Republican congresswoman Liz Cheney is the newest co-chair of the House commission investigating the 6 January siege on the US Capitol, a move that will heighten her presence in the investigation as other members of her own party are calling for her to suffer consequences for even participating.
The move was announced on Thursday by Rep Bennie Thompson, the committee’s Democratic chairman, who said: “Representative Cheney has demonstrated again and again her commitment to getting answers about January 6th, ensuring accountability, and doing whatever it takes to protect democracy for the American people.
“Her leadership and insights have shaped the early work of the Select Committee and this appointment underscores the bipartisan nature of this effort,” he continued.
Rep Cheney added in her own remarks to The Washington Post that she and every other member of the commission were “dedicated to conducting a non-partisan, professional, and thorough investigation of all the relevant facts regarding January 6th and the threat to our Constitution we faced” on 6 January, when hundreds of supporters of former President Donald Trump stormed the building and surrounding grounds, battling with law enforcement and leading to several deaths including one among the Capitol Police force.
“I have accepted the position of Vice Chair of the committee to assure that we achieve that goal,” she said.
The appointment comes just hours after Rep Andy Biggs, chairman of the far-right House Freedom Caucus, called on House GOP leader Rep Kevin McCarthy to expel Ms Cheney and Rep Adam Kinzinger from the House Republican conference and accused the pair of spying for the Democrats.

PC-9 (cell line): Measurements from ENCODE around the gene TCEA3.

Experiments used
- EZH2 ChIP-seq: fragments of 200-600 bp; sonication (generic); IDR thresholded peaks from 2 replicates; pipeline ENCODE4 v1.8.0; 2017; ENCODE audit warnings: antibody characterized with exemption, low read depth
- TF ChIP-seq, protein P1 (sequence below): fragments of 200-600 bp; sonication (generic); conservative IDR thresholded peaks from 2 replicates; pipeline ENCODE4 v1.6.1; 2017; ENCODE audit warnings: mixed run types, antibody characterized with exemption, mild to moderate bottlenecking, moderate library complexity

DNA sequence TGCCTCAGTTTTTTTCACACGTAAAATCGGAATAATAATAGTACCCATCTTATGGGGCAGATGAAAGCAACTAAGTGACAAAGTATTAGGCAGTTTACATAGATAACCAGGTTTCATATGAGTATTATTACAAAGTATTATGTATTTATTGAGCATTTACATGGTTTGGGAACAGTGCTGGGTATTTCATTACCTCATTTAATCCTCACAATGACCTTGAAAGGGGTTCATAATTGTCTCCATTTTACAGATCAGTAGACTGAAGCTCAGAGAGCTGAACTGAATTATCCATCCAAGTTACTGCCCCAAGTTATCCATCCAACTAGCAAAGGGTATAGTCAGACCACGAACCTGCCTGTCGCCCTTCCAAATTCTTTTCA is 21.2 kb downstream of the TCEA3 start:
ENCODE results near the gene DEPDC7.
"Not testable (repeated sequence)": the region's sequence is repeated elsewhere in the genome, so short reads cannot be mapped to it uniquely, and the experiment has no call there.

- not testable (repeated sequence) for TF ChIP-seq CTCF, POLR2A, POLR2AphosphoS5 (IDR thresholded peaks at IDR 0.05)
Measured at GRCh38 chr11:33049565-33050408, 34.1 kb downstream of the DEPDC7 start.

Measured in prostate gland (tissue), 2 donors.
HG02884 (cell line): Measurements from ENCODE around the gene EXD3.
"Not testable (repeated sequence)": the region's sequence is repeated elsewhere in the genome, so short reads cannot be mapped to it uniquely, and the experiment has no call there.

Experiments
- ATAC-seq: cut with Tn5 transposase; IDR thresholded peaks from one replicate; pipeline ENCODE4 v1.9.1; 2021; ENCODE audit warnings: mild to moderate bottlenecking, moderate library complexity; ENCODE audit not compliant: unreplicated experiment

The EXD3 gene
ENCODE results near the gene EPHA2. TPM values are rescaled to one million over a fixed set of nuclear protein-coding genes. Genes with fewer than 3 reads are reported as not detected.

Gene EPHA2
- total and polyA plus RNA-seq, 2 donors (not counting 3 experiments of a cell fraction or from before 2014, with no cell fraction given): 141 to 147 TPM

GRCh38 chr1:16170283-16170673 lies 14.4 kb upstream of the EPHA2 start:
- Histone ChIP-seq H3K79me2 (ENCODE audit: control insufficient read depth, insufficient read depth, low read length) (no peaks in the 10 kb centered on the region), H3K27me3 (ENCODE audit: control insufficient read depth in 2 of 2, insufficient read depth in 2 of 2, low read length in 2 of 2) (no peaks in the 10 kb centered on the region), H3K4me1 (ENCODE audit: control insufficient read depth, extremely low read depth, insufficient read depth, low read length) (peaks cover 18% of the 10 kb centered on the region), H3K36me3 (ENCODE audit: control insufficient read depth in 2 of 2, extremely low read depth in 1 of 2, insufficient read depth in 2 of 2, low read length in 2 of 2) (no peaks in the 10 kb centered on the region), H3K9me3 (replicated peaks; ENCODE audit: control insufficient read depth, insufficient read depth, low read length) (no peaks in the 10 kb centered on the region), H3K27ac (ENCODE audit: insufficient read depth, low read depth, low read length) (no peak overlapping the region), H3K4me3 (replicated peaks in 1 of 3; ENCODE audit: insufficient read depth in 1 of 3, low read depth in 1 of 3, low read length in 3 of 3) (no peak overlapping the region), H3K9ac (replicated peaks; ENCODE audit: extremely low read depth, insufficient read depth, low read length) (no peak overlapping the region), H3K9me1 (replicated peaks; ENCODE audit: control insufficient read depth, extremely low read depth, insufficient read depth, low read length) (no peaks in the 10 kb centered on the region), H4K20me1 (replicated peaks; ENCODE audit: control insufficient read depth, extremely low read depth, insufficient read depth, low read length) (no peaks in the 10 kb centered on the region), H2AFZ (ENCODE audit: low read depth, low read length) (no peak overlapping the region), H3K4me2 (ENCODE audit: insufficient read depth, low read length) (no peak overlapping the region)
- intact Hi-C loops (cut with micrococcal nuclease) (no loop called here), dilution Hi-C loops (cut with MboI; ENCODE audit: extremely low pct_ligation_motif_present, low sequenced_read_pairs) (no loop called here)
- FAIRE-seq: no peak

“Congresswoman Cheney and Congressman Kinzinger are two spies for the Democrats that we currently invite to the meetings, despite our inability to trust them,” wrote Mr Biggs in the letter obtained by several news outlets.
"This proposal is not because of a policy or political difference, but because some members have chosen to work with the Democrats to investigate and potentially remove Republican Members from the House," he continued. "Republican Conference meetings are an opportunity for elected House Republicans to come together and strategize the most effective path to push back on the radical policies of Speaker Pelosi and the Democrats."
Many GOP lawmakers in Washington have sought to downplay the events of the Capitol siege in the weeks and months since 6 January, even amid withering criticism from members of Capitol Police, who are sworn to protect the members and see them on a day-to-day basis.
Several members of the force have died by suicide in the months following the attack, while the former president and many members of the GOP have continued to spread baseless claims about fraud in the 2020 election.
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